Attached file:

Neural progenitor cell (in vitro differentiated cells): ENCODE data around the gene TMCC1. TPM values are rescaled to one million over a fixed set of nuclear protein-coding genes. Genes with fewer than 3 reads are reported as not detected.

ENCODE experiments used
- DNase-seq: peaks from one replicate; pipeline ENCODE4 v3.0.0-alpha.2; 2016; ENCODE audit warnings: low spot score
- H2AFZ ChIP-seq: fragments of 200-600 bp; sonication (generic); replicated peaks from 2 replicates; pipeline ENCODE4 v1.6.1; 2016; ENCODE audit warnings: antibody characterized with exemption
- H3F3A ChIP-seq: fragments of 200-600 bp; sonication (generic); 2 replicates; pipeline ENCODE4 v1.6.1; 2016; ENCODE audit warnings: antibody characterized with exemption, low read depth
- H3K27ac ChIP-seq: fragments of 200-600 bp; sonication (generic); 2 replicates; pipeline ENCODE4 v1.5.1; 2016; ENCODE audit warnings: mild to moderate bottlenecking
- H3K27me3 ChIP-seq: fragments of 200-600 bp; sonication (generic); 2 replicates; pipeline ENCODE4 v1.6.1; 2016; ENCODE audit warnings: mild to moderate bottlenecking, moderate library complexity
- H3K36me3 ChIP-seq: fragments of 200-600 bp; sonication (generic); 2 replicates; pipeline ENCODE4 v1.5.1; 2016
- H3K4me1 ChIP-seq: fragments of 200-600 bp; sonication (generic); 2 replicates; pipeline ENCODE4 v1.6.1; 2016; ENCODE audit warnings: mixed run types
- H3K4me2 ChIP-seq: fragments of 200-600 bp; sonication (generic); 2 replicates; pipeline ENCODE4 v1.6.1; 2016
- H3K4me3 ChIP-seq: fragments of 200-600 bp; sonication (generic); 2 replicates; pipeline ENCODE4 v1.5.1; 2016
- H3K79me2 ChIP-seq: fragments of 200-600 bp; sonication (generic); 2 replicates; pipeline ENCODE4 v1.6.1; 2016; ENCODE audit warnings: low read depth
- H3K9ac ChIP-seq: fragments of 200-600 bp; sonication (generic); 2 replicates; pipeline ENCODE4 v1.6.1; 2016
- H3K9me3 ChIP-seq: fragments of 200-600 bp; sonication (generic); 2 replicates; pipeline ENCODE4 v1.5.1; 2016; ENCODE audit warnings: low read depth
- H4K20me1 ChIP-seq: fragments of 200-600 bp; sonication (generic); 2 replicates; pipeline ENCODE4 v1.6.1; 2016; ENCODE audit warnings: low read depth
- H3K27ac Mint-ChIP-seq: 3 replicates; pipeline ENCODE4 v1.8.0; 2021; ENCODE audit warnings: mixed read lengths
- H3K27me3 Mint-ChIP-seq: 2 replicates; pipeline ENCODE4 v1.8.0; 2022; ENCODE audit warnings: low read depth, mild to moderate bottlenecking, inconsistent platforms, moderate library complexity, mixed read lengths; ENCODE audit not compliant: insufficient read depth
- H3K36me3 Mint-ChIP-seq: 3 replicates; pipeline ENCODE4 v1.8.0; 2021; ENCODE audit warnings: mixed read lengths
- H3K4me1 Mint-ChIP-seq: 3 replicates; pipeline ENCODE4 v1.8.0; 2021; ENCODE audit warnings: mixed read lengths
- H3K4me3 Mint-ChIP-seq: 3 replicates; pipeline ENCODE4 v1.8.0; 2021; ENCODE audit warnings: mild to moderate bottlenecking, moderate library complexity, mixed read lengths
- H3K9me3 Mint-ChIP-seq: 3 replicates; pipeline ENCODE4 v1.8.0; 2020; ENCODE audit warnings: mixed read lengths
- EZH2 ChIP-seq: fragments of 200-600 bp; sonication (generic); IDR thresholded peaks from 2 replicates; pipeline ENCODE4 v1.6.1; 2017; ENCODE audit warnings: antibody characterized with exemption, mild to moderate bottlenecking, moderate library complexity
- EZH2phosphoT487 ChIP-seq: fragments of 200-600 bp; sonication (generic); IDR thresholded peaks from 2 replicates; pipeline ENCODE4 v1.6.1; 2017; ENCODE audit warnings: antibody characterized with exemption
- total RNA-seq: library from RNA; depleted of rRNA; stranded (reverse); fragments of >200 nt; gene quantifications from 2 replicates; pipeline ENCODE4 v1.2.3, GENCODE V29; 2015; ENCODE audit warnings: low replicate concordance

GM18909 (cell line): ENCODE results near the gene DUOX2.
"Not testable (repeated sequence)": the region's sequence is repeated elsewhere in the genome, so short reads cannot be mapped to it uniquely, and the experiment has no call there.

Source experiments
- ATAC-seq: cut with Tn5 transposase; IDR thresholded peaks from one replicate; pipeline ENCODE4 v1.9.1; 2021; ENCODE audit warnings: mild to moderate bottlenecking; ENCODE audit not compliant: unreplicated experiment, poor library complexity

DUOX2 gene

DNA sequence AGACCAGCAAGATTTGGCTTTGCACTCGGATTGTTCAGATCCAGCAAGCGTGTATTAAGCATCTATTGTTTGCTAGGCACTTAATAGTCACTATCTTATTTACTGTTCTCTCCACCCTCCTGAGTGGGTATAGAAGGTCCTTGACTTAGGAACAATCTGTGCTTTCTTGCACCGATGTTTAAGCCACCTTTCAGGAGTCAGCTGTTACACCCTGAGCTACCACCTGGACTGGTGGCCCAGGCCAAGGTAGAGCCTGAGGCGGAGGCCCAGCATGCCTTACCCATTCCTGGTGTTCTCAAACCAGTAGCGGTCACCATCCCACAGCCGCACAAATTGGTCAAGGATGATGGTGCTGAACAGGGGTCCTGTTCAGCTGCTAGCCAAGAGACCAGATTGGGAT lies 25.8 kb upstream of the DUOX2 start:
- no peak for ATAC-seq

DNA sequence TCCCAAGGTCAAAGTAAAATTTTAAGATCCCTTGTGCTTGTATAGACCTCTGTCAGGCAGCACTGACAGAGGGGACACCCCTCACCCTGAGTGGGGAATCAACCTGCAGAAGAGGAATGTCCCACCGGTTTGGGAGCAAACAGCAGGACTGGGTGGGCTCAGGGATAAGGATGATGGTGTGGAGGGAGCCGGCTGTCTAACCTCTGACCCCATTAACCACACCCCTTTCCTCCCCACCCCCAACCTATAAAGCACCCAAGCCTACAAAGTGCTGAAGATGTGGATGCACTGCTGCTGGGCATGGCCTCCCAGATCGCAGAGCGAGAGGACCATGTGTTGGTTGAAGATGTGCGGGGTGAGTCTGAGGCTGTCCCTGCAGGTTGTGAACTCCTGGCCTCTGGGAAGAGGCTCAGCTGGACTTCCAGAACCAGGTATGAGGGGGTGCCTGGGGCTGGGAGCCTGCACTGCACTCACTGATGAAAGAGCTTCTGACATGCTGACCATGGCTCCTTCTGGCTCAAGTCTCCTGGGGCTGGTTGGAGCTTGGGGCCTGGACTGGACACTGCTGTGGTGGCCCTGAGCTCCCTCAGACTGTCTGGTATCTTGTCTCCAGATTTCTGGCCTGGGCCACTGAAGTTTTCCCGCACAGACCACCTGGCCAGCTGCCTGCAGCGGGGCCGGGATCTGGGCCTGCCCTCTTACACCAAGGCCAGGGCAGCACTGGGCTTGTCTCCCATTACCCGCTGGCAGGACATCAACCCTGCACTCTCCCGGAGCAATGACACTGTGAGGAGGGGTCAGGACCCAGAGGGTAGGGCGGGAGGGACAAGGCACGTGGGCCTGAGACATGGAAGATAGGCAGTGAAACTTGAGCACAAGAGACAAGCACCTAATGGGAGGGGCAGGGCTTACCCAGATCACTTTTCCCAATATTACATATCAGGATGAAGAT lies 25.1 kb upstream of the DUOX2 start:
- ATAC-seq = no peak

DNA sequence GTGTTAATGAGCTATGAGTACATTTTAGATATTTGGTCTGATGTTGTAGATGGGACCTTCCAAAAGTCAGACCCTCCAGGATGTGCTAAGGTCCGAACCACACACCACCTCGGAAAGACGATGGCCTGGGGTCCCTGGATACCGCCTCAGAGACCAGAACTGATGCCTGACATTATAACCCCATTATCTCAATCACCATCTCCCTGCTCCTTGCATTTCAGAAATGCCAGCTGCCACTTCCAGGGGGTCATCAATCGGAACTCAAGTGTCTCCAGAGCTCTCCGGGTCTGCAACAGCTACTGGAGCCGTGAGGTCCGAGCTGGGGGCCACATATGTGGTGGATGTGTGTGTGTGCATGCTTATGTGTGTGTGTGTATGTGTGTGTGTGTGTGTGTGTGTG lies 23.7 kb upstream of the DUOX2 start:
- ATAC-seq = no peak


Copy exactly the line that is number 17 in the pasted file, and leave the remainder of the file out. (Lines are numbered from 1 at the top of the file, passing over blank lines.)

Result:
- H3K27me3 Mint-ChIP-seq: 2 replicates; pipeline ENCODE4 v1.8.0; 2022; ENCODE audit warnings: low read depth, mild to moderate bottlenecking, inconsistent platforms, moderate library complexity, mixed read lengths; ENCODE audit not compliant: insufficient read depth